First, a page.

When you include the American Institute for Cancer Research in your estate plans, you make a major difference in the fight against cancer.

Corporate Champions who partner with the American Institute for Cancer Research stand at the forefront of the fight against cancer

The Continuous Update Project (CUP) is an ongoing program that analyzes global research on how diet, nutrition and physical activity affect cancer risk and survival.

A major milestone in cancer research, the Third Expert Report analyzes and synthesizes the evidence gathered in CUP reports and serves as a vital resource for anyone interested in preventing cancer.

Whether you are a healthcare provider, a researcher, or just someone who wants to learn more about cancer prevention, we’re here to help.

AICR has pushed research to new heights, and has helped thousands of communities better understand the intersection of lifestyle, nutrition, and cancer.

Read real-life accounts of how AICR is changing lives through cancer prevention and survivorship.

We bring a detailed policy framework to our advocacy efforts, and provide lawmakers with the scientific evidence they need to achieve our objectives.

AICR champions research that increases understanding of the relationship between nutrition, lifestyle, and cancer.

AICR’s resources can help you navigate questions about nutrition and lifestyle, and empower you to advocate for your health.

AICR is committed to putting what we know about cancer prevention into action. To help you live healthier, we’ve taken the latest research and made 10 Cancer Prevention Recommendations.

May 1, 2013 | 2 minute read

Cancer Research Month: How Your Doctor Knows the Latest

, Cancer Research Month: How Your Doctor Knows the LatestCancer research often makes splashy headlines, especially if the study appears to contradict conventional wisdom or seems to offer a potential cure. If you don’t read past the headlines, you may think that scientists are finding cures but doctors aren’t staying up to date.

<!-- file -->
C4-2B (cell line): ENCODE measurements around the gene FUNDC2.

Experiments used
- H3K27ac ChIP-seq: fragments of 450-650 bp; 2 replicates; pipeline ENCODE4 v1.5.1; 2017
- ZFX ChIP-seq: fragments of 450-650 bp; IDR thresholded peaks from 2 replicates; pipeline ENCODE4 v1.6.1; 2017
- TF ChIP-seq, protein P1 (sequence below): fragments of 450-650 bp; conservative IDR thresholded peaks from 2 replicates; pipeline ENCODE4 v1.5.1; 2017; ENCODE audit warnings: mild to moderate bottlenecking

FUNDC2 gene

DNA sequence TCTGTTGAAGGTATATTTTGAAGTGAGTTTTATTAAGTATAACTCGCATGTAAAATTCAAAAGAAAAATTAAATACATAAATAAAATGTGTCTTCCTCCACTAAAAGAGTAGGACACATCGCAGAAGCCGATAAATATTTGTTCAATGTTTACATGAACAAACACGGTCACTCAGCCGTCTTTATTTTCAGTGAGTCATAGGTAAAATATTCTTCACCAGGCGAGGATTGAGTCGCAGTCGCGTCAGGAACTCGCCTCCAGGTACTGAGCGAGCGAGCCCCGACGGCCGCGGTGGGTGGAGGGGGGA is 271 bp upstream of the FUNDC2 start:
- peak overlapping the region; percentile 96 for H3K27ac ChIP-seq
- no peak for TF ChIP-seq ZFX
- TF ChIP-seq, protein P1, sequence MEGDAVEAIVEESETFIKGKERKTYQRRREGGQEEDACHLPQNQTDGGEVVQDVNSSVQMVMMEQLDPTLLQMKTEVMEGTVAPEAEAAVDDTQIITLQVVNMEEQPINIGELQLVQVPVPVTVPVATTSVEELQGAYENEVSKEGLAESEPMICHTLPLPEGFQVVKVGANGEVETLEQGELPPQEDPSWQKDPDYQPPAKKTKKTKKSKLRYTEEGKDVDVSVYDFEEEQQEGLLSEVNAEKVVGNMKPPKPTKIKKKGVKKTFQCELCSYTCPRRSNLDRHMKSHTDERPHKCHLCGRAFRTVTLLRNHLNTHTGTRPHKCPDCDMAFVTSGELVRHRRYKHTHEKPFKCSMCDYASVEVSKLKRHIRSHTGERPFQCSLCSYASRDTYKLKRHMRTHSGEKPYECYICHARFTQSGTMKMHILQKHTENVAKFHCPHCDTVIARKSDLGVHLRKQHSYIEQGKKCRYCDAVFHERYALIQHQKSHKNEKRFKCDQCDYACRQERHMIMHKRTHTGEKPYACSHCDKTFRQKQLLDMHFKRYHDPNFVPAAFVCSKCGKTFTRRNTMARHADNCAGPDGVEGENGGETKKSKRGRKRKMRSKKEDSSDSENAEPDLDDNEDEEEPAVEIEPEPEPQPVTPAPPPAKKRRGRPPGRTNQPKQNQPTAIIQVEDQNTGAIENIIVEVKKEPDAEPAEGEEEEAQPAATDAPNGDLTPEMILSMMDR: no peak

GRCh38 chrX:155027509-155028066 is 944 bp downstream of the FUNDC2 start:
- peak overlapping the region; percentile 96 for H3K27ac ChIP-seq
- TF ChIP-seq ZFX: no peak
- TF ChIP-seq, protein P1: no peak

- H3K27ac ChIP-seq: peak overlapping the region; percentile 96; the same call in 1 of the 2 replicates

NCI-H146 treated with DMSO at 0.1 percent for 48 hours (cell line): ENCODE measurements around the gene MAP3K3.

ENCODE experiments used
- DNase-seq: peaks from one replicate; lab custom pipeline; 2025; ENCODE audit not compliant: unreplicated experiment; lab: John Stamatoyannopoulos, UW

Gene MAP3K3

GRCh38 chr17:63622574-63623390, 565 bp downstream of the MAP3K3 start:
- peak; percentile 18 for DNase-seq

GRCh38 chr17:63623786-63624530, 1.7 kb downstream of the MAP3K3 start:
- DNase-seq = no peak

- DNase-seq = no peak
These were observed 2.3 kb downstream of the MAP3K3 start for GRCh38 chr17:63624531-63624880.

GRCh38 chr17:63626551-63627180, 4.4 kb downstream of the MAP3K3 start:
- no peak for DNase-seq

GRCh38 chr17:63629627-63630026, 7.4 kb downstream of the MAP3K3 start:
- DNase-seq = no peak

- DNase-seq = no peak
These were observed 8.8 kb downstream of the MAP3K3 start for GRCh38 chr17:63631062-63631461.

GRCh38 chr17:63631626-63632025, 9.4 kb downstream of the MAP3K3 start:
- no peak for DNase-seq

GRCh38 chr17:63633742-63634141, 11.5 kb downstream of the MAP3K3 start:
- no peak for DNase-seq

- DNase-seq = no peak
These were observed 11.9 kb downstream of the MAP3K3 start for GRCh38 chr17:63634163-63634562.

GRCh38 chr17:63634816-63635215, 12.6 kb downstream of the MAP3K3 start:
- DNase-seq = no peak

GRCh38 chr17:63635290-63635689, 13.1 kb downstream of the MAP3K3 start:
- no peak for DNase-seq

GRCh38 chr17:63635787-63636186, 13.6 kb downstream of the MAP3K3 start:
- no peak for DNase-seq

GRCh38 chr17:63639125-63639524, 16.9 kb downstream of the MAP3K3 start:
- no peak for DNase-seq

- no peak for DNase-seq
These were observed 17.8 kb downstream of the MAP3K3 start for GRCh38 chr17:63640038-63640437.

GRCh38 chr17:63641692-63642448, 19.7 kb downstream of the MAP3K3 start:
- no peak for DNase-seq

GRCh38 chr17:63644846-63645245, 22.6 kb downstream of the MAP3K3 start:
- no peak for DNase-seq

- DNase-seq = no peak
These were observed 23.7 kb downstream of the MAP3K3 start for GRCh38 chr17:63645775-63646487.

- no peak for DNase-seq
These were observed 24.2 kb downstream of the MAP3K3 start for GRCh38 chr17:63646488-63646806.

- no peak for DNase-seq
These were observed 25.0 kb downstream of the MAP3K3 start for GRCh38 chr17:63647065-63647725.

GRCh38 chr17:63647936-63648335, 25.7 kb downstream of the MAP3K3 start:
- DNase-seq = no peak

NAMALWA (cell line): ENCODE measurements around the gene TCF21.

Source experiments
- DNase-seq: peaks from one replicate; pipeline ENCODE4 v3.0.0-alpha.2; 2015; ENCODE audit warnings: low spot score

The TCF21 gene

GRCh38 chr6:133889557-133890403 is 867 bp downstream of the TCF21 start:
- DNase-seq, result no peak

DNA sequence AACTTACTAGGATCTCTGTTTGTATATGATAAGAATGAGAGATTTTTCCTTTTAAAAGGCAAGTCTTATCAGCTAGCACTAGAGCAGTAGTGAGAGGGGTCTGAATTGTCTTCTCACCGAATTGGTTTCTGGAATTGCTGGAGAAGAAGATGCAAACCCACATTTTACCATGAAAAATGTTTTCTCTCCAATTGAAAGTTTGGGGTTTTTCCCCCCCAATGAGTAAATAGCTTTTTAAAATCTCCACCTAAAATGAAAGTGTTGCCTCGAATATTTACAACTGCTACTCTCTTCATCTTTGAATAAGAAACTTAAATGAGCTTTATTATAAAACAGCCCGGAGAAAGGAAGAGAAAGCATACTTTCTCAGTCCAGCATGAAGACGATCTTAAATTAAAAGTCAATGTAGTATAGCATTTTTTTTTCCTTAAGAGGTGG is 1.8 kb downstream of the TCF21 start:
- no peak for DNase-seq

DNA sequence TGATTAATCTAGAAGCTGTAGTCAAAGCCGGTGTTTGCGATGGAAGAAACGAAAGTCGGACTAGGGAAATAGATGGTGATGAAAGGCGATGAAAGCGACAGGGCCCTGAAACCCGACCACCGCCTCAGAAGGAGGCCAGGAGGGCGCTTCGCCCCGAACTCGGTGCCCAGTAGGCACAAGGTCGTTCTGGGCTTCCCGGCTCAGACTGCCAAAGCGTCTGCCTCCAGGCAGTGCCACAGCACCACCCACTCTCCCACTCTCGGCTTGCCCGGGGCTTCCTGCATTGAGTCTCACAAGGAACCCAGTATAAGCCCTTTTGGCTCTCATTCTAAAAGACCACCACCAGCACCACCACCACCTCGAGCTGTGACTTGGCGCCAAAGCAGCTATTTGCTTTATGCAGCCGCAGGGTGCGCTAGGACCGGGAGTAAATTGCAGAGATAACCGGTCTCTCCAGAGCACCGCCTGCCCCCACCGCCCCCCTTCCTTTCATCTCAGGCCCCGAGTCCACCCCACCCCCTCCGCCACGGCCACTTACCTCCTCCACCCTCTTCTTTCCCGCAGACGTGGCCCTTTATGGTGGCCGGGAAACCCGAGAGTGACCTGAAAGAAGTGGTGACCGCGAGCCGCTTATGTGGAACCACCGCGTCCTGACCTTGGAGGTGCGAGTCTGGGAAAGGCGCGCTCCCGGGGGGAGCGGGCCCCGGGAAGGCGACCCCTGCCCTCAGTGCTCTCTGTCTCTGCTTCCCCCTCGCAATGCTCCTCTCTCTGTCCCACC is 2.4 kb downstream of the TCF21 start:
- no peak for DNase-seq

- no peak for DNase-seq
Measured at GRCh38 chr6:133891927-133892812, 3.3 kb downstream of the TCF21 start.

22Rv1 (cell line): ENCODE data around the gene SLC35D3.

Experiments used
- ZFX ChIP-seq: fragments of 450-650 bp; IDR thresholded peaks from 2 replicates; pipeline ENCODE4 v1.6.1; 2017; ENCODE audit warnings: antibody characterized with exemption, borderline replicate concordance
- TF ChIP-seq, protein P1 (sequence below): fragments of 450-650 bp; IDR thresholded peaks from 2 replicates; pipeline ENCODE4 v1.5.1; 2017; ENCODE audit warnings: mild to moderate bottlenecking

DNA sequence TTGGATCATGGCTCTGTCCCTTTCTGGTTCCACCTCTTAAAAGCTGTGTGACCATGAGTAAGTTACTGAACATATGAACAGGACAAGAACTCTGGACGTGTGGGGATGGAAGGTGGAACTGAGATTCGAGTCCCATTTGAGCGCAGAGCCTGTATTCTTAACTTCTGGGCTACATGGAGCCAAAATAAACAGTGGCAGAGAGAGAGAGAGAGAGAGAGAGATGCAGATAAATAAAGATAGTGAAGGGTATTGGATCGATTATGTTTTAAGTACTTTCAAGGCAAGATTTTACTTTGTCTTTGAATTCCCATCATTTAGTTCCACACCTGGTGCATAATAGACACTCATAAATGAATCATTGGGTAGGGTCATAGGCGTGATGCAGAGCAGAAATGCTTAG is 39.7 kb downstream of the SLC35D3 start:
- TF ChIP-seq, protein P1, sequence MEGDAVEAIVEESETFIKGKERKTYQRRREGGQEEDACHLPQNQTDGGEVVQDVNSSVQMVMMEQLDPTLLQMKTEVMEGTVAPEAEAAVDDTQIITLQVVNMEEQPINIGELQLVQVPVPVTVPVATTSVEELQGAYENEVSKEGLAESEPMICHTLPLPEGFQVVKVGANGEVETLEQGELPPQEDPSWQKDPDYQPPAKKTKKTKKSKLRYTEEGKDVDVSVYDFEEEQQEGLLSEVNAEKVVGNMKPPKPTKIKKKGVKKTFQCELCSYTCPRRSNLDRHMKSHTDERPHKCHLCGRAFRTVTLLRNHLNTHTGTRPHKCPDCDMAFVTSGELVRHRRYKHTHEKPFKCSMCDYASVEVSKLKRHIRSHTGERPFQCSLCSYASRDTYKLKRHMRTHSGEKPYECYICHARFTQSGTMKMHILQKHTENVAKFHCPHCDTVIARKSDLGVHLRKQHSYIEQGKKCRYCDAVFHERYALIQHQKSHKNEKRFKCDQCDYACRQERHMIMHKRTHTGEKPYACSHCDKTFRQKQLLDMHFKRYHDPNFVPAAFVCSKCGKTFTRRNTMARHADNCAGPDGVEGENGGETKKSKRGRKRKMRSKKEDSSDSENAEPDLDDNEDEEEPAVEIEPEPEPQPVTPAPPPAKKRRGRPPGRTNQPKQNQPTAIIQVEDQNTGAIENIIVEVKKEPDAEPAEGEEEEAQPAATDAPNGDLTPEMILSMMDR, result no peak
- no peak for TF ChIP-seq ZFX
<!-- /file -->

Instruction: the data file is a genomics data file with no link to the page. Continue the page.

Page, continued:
But while these studies may have a role in how we understand causes and treatment of cancer, no single study by itself can be used for practicing evidence-based care. Health professionals have to go beyond the headlines and put the research in context before it becomes part of evidence-based practice. The question they ask is: Is this study really a game changer or simply another piece of data to add to the overall body of evidence?

Your doctors, nurses, dietitians and other health care providers don’t always have the time to sort through all the research and decide by themselves how to apply all the new studies to their practice.

Fortunately, there are health professional and expert groups that do this work. They do systematic literature reviews, grade the evidence and judge the strength of the evidence for many different types of health care practice. Examples are Cochrane Reviews, the Academy of Nutrition and Dietetics Evidence Analysis Library, and U.S. Preventive Services Task Force. AICR’s Expert Report on Food, Nutrition, Physical Activity, and the Prevention of Cancer and its Continuous Updates is also an example.

Health care professionals rely on these resources and you can use them too when you have questions or want to learn more. If the evidence is not clear about specific treatments, looking at some of these reviews may better prepare you to think about your options. Your health care team can help you sort through what might work best for you.

So, for Cancer Research Month – thanks to all the researchers dedicated to understanding, discovering, analyzing and often times doing the slow tedious work, and to the health professionals working to translate that information into improved prevention, care and treatment of cancer.

For Cancer Research Month read about six of the many studies published this year alone that are furthering our understanding of how lifestyle may prevent cancer and help survivors.

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